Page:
Year of Award:
Molecular & Cellular Analysis Technologies
HUANG, SONGPING D
Other PI or Project Leader:
KENT STATE UNIVERSITY AT KENT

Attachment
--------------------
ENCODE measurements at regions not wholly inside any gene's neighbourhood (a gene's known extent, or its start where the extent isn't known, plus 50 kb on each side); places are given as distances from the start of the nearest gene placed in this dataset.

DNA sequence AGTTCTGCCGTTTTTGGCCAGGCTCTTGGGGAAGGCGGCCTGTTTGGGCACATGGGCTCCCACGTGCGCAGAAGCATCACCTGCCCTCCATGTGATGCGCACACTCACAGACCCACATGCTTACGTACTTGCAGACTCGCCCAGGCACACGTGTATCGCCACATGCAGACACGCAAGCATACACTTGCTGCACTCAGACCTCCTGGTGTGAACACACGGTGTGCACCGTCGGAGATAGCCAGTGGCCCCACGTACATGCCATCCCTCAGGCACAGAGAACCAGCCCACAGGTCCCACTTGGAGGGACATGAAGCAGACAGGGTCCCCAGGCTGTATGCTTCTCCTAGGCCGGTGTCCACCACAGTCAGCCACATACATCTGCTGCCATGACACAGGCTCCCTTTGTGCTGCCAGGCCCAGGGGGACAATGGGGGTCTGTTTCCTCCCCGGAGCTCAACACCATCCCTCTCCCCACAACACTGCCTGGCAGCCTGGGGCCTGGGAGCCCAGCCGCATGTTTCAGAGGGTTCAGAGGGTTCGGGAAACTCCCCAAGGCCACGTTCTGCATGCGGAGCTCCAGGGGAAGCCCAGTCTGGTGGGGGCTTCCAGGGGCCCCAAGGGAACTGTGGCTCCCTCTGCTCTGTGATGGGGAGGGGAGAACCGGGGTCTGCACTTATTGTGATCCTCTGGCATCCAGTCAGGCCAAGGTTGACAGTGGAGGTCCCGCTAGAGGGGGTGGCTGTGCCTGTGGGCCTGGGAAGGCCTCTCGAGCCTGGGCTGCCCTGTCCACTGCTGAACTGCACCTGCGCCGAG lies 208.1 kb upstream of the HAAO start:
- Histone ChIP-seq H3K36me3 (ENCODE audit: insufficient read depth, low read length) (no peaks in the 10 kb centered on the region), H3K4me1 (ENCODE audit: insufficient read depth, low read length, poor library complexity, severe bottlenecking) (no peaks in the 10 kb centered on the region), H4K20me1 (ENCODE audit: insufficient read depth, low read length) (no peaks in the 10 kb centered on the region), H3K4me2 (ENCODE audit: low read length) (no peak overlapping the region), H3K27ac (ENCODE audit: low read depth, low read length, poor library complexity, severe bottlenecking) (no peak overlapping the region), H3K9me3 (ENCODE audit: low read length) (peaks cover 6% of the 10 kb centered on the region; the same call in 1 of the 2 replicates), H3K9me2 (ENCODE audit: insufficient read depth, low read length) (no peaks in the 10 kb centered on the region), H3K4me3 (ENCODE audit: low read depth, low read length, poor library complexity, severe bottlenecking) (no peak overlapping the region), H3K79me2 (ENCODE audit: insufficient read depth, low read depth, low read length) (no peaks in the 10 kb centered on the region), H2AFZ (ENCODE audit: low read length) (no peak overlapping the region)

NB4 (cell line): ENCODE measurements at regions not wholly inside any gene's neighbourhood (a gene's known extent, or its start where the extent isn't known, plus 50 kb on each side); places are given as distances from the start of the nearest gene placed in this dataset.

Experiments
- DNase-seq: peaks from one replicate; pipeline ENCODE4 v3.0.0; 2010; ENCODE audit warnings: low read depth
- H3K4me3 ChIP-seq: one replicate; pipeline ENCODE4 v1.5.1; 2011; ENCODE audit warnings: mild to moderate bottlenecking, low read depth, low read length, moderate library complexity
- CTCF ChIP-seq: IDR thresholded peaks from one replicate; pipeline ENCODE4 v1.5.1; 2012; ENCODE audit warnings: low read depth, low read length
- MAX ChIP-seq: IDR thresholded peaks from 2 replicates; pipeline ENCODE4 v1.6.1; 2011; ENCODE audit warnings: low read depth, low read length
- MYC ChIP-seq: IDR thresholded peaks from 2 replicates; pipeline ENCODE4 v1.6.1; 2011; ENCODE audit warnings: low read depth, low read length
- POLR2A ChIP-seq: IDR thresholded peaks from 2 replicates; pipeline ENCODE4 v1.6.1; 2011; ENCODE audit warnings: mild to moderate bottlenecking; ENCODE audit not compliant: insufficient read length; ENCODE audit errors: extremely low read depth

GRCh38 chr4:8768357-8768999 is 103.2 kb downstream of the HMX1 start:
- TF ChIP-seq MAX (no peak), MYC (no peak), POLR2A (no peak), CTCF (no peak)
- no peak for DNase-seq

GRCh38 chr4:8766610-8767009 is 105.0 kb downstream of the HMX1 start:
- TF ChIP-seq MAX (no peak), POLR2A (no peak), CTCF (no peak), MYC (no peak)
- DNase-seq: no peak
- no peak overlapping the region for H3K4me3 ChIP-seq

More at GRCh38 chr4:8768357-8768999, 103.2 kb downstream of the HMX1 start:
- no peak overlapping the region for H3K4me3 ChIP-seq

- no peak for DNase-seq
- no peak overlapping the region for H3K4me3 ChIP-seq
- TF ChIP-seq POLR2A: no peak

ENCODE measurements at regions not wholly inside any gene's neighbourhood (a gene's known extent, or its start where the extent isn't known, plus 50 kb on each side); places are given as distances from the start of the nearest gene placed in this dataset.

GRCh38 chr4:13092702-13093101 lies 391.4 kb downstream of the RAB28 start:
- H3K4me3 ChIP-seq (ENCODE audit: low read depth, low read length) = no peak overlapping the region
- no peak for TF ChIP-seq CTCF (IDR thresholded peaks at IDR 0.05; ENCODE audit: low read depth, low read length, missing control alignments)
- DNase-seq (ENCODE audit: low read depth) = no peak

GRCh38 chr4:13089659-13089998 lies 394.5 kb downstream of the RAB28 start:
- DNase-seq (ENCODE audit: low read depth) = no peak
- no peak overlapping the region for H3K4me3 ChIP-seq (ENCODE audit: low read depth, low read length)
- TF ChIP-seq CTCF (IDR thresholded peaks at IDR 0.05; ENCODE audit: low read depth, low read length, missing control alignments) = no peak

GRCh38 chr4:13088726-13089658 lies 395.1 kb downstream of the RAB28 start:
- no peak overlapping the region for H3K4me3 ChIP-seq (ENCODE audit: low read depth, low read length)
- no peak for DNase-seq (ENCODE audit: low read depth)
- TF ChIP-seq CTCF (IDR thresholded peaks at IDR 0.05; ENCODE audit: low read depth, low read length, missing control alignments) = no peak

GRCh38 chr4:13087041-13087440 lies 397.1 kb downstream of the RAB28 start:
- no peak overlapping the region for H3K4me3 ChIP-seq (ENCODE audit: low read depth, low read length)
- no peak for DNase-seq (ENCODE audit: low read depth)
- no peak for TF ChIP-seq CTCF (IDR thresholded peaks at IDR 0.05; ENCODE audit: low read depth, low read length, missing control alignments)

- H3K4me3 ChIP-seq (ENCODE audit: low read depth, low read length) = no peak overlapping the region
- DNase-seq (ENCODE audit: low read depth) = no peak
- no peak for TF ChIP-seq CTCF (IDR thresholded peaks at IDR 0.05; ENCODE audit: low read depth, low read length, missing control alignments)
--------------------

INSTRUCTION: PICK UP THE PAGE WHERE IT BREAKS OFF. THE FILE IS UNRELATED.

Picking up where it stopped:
This proposal is aimed at developing Prussian blue nanoparticles (PBNPs) as a new generation of T1-weighted MRI contrast agents (CAs) with high relaxivity, long blood circulation times and ability to penetrate the cell membrane. Prussian blue (PB) is iron(III) hexacyanoferrate(II) with anidealized formula Fe4III[FeII(CN)6]3.nH2O (n=14-16) in which two different iron centers, Fe3+ (high-spin S=5/2) and Fe2+ (low-spin S=0) are bridged by the CN- groups. In the crystal structure of PB, a quarter (25%) of the FeII(CN)6 unit is absent from the crystal lattice, creating a large cavity inside the structure that is filled with water molecules. The missing FeII(CN)6 unit also causes the Fe3+ center to be coordinated by one water molecule and five CN- groups, thus giving rise to an active inner-sphere relaxation mechanism for enhancing the T1 relaxation. Due to the strong ligand-field effect and simultaneous coordination of the CN- group to both the Fe3+ and Fe2+ centers in the extended 3D network, the CN- ligand and the Fe3+/Fe2+ ions are completely locked in their lattice positions and cannot be released from the structure. As a result, PB has the lowest solubility product constant ever measured for any compound (Ksp=10-41). We have found that replacement of some of the Fe3+ ions with Mn2+ or/and Gd3+ ions in the crystal lattice can form the manganese- or gadolinium-incorporated nanoparticles, Mn@PBNPs and Gd@PBNPs with significantly increased r1 relaxivity. Besides, the structural rigidity and reduced tumbling rates of PBNPs in solution, as compared to the small molecular Gd3+-chelates, can contribute to additional T1-weighted MRI contrast enhancement in this new nanoplatform. Our goals are: (i) to explore methods for optimizing the r1 relaxivity by adjusting the nanoparticle size, level of Mn2+- or/and Gd3+-doping, and surface coating with small molecules or polymers; (ii) to systematically investigate the characteristics of cellular uptake and cellular imaging as well as potential for image-guided drug delivery applications; and (iii) to simultaneously incorporate Mn2+ or/and Gd3+ ions along with the radionuclide Ga-67 or Ga-68 for MRI-SPECT and MRI-PET bimodal imaging applications. We will endeavor to test the following four hypotheses: 1) Prussian blue nanoparticles, when properly tailored and engineered, will be effective in reducing the longitudinal relaxation time of protons from bulk water. Incorporation of Mn2+ or/and Gd3+ into this nanoplatform will significantly increase the r1 relaxivity; 2) Prussian blue nanoparticles will be internalized by cells, exhibit no toxicity and be effective in cellular imaging and in delivering small-molecular agents; 3) Prussian blue nanoparticles will be effective T1-weighted MRI contrast agents in vivo; and 4) Simultaneous incorporation of paramagnetic ions of manganese(II) or/and gadolinium(III) along with the radionuclide Ga-67 or Ga-68 into Prussian blue nanoparticles will produce effective bimodal contrast agents for in vitro and in vivo MRI-SPECT and MRI-PET imaging. Impact Our approach to exploring PBNPs as novel T1-weighted MRI is unprecedented and represents a paradigm shift in the design of new-generation CAs. The new paradigm that will emerge from this proposed research will prove to be revolutionary rather than evolutionary for increasing r1 relaxivity in a novel class of particulate T1-weighted MRI CAs, and thus will have high potential to produce a major breakthrough in MRI diagnostic imaging and may even completely change the landscape in this area of research. PUBLIC HEALTH RELEVANCE: Prussian Blue Nanoparticles as Cellular T1 MRI Contrast Agents We aim to develop novel Prussian blue nanoparticulate T1-weighted MRI contrast agents suitable for cellular imaging of cancer cells. Such agents will penetrate the cell membrane, exhibit no cytotoxicity, and can integrate imaging and delivering capabilities into a single platform for image- guided drug delivery. The design paradigm developed from this research will prove to be transformative and have potential to significantly impact the diagnostic MR imaging.